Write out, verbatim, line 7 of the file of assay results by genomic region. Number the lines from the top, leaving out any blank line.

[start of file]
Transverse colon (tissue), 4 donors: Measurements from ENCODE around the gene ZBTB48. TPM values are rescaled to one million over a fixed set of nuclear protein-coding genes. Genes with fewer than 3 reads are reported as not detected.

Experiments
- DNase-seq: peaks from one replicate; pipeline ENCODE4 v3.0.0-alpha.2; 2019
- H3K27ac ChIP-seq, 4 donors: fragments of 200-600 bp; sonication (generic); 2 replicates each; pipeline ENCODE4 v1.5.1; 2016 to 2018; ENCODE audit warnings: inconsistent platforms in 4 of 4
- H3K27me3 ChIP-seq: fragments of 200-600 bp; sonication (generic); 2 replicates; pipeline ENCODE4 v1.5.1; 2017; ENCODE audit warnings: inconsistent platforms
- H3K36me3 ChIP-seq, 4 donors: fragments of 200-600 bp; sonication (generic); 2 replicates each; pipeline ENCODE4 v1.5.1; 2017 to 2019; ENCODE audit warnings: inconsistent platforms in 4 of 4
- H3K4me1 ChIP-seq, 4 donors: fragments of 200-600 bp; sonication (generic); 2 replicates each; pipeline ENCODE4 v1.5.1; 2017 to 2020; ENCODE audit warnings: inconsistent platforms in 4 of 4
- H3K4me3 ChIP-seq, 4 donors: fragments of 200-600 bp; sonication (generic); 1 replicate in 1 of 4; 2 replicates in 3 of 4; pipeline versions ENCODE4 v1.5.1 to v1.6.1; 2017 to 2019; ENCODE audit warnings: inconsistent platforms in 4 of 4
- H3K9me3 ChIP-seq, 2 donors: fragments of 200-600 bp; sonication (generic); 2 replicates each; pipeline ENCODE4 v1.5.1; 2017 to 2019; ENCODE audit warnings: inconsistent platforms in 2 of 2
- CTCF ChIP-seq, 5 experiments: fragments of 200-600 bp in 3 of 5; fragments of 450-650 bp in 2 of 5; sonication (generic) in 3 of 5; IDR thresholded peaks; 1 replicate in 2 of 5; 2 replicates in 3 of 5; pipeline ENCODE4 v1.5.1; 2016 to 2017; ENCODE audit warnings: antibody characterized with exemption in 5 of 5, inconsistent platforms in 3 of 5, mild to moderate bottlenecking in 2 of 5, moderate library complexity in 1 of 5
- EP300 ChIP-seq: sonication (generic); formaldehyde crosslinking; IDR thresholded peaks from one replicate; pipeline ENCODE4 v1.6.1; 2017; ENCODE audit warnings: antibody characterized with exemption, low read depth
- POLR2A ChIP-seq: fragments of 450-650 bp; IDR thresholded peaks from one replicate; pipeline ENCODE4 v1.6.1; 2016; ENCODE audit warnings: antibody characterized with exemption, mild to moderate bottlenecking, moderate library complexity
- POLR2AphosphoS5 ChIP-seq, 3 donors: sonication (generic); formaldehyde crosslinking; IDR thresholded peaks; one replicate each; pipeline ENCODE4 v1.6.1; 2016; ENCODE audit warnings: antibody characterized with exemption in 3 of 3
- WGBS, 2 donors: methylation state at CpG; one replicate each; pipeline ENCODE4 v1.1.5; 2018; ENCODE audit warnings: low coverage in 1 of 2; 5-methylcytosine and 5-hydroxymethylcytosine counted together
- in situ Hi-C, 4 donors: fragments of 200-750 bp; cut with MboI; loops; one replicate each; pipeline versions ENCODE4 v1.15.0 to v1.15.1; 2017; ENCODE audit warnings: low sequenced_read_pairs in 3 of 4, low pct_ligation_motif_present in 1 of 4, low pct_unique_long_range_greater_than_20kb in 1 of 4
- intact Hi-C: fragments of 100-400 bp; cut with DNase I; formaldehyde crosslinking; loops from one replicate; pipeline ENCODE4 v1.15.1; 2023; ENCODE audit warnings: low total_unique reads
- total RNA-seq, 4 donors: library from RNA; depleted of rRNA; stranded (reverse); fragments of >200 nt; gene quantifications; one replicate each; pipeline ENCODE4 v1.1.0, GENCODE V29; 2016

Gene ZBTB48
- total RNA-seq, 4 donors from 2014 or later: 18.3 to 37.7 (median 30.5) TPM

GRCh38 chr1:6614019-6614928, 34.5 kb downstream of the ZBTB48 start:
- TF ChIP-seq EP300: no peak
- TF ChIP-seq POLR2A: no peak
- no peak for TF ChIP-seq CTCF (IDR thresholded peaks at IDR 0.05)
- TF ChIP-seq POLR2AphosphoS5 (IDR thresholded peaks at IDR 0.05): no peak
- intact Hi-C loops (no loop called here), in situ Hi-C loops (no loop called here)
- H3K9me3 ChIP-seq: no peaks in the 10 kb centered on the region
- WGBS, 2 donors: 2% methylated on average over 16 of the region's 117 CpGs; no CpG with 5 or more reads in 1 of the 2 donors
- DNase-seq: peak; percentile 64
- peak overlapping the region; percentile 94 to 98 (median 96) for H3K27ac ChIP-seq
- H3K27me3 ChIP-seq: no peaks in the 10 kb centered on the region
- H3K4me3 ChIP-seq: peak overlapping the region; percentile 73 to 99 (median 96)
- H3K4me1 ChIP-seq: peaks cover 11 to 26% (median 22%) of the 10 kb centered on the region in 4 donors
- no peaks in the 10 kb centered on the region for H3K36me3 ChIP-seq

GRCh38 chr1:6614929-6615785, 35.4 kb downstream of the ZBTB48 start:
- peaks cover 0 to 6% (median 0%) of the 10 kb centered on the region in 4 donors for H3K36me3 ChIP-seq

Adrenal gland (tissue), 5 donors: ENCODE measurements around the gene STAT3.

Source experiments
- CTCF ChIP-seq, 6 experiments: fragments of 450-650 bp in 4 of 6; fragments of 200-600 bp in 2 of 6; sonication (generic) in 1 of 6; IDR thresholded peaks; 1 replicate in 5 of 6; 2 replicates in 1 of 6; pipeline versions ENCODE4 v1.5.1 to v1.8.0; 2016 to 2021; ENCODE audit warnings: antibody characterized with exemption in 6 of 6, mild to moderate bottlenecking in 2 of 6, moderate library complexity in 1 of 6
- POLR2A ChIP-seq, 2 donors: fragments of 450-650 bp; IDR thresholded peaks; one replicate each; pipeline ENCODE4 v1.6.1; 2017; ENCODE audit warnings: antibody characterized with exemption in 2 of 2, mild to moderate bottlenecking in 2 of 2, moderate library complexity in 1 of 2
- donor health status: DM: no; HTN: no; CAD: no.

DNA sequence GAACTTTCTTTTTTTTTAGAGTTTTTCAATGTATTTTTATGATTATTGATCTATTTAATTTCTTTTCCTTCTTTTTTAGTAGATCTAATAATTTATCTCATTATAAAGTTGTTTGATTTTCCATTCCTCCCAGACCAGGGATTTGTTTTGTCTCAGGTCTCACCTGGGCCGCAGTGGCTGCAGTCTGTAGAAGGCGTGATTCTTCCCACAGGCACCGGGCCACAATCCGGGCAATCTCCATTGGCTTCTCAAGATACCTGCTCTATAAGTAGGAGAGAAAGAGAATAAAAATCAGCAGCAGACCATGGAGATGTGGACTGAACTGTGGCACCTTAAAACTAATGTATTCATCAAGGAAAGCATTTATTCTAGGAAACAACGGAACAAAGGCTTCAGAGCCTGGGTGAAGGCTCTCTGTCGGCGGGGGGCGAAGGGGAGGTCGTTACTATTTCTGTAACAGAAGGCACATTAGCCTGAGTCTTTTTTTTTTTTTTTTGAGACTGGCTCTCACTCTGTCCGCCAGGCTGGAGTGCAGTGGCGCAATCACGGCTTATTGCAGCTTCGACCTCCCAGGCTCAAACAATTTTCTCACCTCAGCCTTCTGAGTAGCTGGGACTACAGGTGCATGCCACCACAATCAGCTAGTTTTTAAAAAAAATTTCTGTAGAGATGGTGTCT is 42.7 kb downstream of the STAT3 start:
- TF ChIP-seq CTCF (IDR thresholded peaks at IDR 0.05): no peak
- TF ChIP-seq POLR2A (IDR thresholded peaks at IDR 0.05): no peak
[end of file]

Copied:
- H3K4me1 ChIP-seq, 4 donors: fragments of 200-600 bp; sonication (generic); 2 replicates each; pipeline ENCODE4 v1.5.1; 2017 to 2020; ENCODE audit warnings: inconsistent platforms in 4 of 4